proliferative glomerulonephritis
Proliferative glomerulonephritis
  • Group of disorders characterized by histological degrees of proliferation in mesangial & epithelial cells in glomerulus
  • Types
    • Diffuse proliferative
    • Rapidly progressive
    • Focal proliferative
    • Membranoproliferative
    • * these are patterns of reactions, not diagnoses
diffuse proliferative glomerulonephropathies
Diffuse proliferative glomerulonephropathies
  • Diffuse, global, acute inflammation
  • From deposition of immune complexes in glomeruli
  • Stimulated by infection
  • Aetiology: post streptococcal infection , or less frequently viruses, protozoas and other bacterial infection
rapdily progressive glomerulonephritis
Rapdily progressive glomerulonephritis
  • From severe glomerular injury characterized by formation of cellular crescent shaped masses within Bowman’s space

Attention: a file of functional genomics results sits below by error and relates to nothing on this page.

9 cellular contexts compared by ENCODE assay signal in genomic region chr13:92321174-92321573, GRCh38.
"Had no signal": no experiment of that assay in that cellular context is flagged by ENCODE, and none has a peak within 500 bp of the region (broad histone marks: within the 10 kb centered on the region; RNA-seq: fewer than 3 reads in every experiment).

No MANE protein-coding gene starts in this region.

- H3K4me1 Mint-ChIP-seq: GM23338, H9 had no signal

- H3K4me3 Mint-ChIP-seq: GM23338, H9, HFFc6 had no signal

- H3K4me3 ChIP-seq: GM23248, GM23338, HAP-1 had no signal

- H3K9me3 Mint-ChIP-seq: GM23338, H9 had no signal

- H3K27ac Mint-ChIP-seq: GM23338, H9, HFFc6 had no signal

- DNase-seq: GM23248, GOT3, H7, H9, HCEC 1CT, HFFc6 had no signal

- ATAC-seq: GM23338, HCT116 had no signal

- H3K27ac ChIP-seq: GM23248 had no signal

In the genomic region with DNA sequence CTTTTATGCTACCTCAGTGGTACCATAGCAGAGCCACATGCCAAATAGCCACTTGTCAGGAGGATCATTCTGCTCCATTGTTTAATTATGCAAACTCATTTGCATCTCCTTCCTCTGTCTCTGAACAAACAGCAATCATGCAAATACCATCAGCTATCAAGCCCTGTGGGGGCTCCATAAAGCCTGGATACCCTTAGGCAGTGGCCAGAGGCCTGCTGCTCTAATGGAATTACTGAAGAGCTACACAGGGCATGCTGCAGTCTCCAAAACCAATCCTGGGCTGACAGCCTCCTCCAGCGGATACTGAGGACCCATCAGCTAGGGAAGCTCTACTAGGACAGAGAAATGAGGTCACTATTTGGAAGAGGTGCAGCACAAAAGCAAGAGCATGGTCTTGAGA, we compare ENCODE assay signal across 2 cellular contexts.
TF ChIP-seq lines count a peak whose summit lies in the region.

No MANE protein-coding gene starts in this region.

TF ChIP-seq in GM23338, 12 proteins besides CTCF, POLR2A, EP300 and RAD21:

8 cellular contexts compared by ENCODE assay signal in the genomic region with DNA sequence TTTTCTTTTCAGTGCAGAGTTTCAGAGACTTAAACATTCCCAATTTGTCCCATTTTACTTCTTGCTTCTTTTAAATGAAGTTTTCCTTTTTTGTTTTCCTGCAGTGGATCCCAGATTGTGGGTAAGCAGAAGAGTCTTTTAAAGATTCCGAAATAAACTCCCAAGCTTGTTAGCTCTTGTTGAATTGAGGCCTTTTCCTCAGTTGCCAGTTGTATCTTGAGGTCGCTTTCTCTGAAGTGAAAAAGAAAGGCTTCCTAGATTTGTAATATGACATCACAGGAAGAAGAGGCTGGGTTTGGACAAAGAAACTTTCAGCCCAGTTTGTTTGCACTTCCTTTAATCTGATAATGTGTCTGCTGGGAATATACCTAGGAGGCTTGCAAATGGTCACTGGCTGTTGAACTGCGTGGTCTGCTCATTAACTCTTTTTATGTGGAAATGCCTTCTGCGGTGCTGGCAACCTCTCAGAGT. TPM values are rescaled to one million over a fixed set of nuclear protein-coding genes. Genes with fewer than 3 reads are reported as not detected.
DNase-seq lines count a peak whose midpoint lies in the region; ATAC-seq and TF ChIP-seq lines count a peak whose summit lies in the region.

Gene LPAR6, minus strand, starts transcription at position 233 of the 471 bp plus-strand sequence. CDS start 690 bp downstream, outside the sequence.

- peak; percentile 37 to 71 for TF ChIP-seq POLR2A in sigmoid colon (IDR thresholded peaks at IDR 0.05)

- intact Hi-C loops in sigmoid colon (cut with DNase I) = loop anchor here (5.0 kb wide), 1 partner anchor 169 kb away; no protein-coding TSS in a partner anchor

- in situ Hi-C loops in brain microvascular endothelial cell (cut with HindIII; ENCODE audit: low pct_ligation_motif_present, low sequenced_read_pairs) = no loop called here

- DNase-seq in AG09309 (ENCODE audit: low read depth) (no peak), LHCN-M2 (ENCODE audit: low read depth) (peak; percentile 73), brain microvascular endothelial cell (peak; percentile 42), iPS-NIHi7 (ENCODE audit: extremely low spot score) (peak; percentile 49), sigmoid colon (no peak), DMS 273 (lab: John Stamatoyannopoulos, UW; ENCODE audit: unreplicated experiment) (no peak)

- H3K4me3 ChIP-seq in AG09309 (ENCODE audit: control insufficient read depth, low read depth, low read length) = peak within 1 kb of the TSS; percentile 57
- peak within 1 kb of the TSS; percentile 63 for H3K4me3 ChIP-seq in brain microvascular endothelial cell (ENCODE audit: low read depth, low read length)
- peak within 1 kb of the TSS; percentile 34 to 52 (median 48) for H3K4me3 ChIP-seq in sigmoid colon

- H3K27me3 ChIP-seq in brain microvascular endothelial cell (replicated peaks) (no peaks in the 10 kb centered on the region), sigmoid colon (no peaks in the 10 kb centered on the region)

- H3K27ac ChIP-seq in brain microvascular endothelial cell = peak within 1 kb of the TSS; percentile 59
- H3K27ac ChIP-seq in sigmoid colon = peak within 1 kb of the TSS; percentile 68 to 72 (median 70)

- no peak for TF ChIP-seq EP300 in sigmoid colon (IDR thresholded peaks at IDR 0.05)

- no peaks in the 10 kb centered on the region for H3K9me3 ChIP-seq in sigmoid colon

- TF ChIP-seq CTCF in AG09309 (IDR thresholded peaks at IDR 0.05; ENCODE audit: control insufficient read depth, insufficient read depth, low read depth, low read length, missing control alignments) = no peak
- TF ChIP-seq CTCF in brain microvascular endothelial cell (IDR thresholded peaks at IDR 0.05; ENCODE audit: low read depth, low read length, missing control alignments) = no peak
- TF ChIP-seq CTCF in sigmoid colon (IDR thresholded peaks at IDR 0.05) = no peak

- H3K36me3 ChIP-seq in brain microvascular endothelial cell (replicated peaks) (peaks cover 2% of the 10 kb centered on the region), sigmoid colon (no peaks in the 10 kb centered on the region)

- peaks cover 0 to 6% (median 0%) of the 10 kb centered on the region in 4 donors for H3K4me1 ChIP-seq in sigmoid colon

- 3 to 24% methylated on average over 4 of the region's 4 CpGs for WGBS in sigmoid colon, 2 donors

• Often post streptococcal
  • Crescent shaped masses are composed of epithelial cells & macrophages, causing glomerularischaemia
focal proliferative glomerulonephritis
Focal proliferative glomerulonephritis
  • Acute inflammation within cellular proliferation in a few glomeruli (focal), affecting one segment (segmental)
  • Better known as focal segmental proliferative glomerulonephritis
  • Primary: mesangialIgA disease, Goodpasteur’s syndrome
  • Secondary: systemic endocarditis, vasculitis, connective tissue disease
membranoproliferative glomerulonephritis
  • MPGN
  • Diffuse, global pattern of glomerulonephritis with thickening of membrane
  • Primary: idiopathic
  • Secondary: associated with SLE, endocarditis, cerebral shunts
minimal change disease
Minimal change disease
  • No significant abnormality can be detected by light microscopy*